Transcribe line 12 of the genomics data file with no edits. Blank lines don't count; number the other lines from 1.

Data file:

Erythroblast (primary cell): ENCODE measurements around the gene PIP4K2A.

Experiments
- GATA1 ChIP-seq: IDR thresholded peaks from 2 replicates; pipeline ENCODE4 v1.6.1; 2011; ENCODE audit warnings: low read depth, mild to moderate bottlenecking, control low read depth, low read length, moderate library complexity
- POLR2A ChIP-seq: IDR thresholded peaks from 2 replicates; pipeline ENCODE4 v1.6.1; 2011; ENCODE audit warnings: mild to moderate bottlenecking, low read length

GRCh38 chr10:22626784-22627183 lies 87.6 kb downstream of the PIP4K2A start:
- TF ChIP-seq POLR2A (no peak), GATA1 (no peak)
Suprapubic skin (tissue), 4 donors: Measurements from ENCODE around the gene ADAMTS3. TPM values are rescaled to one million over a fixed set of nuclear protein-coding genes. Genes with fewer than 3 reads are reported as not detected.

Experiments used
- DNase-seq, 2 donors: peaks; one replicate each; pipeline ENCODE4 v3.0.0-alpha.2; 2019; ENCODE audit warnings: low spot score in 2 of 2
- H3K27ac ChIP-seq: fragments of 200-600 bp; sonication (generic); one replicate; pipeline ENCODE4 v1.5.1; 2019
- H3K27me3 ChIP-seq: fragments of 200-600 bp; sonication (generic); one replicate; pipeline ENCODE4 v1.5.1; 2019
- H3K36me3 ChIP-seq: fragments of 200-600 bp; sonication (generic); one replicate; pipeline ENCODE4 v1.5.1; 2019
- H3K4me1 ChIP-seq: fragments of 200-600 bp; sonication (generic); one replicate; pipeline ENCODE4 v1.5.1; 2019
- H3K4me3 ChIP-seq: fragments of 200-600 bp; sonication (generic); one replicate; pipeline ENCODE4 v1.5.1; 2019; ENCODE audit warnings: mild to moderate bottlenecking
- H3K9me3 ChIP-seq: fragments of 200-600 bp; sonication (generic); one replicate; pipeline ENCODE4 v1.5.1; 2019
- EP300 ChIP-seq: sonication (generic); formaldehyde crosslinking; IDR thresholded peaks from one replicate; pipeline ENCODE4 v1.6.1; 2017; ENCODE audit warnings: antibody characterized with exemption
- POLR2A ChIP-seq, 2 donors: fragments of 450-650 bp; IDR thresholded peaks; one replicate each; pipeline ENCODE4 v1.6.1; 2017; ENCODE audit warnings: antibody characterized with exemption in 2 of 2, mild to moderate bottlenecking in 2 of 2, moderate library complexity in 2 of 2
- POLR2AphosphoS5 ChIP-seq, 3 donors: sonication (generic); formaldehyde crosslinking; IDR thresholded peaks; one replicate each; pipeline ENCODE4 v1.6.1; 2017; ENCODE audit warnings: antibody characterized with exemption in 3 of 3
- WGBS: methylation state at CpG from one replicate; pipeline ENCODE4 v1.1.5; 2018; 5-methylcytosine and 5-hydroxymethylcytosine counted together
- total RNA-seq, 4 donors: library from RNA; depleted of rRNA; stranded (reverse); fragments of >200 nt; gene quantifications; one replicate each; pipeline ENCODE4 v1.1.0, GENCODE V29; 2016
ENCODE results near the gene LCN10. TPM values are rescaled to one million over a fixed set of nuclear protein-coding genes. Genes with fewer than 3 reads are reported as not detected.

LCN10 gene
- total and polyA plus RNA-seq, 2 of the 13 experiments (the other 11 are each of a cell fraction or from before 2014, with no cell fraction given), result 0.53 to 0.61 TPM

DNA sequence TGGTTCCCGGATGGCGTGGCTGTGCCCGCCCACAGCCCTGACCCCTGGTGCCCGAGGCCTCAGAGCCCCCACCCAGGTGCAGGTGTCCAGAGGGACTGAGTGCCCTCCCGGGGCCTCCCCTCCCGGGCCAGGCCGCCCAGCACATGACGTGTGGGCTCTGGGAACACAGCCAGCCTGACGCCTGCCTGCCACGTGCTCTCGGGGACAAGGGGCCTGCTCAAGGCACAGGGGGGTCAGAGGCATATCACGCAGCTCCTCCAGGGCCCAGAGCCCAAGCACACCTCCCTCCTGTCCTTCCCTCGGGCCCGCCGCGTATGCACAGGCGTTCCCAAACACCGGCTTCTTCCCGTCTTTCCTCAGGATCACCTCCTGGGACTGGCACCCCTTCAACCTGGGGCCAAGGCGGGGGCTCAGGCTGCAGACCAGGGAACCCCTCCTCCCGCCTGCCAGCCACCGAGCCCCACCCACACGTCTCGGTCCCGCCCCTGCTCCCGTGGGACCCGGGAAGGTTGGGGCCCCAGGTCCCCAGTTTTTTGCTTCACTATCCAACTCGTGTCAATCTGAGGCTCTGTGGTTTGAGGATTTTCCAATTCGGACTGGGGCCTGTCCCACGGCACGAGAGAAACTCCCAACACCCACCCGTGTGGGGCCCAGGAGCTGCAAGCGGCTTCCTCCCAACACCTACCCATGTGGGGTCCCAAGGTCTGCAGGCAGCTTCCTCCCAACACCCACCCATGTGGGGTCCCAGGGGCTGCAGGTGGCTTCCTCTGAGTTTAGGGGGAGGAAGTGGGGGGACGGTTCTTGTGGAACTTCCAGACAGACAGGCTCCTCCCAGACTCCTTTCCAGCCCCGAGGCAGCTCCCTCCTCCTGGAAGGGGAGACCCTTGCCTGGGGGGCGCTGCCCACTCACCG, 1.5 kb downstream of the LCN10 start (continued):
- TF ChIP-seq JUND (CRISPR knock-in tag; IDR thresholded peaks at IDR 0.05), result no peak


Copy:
- H3K36me3 ChIP-seq: fragments of 200-600 bp; sonication (generic); one replicate; pipeline ENCODE4 v1.5.1; 2019